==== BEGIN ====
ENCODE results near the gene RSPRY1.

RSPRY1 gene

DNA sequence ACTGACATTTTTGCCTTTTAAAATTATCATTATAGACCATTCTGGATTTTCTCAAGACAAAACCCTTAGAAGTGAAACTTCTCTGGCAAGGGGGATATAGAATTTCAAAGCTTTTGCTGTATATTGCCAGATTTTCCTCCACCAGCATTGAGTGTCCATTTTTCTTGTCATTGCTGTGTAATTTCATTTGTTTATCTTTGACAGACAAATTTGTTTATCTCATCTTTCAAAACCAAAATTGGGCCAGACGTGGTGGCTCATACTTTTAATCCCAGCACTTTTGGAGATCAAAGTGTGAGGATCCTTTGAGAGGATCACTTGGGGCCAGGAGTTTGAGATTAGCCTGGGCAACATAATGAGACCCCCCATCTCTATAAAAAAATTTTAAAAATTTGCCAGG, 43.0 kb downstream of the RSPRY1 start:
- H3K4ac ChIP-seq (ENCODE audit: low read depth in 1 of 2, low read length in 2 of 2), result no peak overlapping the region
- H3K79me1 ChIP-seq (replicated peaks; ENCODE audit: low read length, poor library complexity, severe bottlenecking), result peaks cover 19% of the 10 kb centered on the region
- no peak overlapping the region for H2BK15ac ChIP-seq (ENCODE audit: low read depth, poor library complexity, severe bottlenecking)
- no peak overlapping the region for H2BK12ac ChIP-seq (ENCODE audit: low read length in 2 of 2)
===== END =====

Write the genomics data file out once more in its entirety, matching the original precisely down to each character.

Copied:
ENCODE results near the gene RSPRY1.

RSPRY1 gene

DNA sequence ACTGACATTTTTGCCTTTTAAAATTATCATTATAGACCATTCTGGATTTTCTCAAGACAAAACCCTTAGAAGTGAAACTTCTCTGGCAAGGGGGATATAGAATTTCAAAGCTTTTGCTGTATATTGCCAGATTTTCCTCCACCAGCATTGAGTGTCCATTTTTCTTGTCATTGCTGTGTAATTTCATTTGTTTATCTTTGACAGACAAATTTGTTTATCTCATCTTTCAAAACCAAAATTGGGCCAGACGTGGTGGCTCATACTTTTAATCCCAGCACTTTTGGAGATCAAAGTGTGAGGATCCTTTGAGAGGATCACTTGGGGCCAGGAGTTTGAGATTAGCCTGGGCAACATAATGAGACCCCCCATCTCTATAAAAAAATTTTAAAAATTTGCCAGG, 43.0 kb downstream of the RSPRY1 start:
- H3K4ac ChIP-seq (ENCODE audit: low read depth in 1 of 2, low read length in 2 of 2), result no peak overlapping the region
- H3K79me1 ChIP-seq (replicated peaks; ENCODE audit: low read length, poor library complexity, severe bottlenecking), result peaks cover 19% of the 10 kb centered on the region
- no peak overlapping the region for H2BK15ac ChIP-seq (ENCODE audit: low read depth, poor library complexity, severe bottlenecking)
- no peak overlapping the region for H2BK12ac ChIP-seq (ENCODE audit: low read length in 2 of 2)